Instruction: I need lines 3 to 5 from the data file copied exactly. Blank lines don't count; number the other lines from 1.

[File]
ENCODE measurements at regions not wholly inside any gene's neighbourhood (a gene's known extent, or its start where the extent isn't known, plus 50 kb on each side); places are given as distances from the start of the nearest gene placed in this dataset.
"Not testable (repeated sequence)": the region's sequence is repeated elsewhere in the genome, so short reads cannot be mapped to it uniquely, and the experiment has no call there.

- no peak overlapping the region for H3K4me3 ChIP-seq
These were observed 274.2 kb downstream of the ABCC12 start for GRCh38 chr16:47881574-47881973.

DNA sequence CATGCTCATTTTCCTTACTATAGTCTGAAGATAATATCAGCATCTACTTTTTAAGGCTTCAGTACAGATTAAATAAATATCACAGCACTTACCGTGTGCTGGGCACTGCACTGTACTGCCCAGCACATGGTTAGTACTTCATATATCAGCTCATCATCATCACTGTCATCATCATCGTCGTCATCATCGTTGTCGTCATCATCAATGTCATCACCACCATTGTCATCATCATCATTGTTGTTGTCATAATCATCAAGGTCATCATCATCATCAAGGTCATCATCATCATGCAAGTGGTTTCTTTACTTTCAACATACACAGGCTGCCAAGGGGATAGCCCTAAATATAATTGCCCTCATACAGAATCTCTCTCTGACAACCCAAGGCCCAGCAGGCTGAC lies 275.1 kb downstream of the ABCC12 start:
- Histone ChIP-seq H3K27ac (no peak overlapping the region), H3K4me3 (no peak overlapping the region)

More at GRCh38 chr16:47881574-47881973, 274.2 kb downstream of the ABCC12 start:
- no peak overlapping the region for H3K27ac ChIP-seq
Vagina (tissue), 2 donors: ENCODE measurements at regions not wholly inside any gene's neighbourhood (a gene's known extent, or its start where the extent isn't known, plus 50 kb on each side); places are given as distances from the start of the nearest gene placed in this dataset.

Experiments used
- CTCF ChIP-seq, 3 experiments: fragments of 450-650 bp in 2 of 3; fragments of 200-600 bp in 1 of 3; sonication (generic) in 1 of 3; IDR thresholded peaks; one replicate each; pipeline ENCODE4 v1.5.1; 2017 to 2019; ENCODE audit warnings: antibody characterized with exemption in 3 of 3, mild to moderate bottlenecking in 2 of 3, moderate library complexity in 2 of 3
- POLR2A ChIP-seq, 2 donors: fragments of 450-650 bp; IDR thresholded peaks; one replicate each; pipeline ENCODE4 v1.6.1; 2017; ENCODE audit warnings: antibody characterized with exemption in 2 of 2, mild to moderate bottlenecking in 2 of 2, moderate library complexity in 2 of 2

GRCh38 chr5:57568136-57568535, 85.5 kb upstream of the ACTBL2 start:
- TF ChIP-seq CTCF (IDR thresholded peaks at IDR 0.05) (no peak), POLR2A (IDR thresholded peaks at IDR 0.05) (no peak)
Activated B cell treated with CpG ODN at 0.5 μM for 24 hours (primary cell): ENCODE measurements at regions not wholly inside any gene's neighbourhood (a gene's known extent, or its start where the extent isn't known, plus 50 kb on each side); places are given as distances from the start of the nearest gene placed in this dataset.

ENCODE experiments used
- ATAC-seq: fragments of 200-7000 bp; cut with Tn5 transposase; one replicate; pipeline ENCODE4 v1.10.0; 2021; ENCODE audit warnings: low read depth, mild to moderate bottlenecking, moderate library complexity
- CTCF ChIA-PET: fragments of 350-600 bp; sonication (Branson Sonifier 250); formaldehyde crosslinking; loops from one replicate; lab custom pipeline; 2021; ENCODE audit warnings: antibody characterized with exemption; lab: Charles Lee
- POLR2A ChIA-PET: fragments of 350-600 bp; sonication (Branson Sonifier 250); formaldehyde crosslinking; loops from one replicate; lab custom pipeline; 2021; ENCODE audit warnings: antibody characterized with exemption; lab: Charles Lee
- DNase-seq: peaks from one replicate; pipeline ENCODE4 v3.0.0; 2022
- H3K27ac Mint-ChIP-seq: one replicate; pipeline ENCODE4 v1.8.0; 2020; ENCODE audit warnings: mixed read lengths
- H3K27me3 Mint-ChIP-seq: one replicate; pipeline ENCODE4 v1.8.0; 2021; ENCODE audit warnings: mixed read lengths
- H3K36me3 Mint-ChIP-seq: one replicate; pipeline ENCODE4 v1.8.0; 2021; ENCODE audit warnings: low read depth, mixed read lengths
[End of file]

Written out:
- no peak overlapping the region for H3K4me3 ChIP-seq
These were observed 274.2 kb downstream of the ABCC12 start for GRCh38 chr16:47881574-47881973.

DNA sequence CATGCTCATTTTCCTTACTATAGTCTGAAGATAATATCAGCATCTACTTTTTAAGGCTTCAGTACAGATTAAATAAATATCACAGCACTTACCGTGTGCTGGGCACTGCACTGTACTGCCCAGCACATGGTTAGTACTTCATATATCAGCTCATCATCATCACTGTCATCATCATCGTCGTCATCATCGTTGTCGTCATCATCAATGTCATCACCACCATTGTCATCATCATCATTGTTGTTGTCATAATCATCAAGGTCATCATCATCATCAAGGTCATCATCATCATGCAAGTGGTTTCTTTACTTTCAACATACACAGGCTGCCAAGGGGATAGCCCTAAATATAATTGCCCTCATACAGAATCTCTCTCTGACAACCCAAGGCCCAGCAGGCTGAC lies 275.1 kb downstream of the ABCC12 start: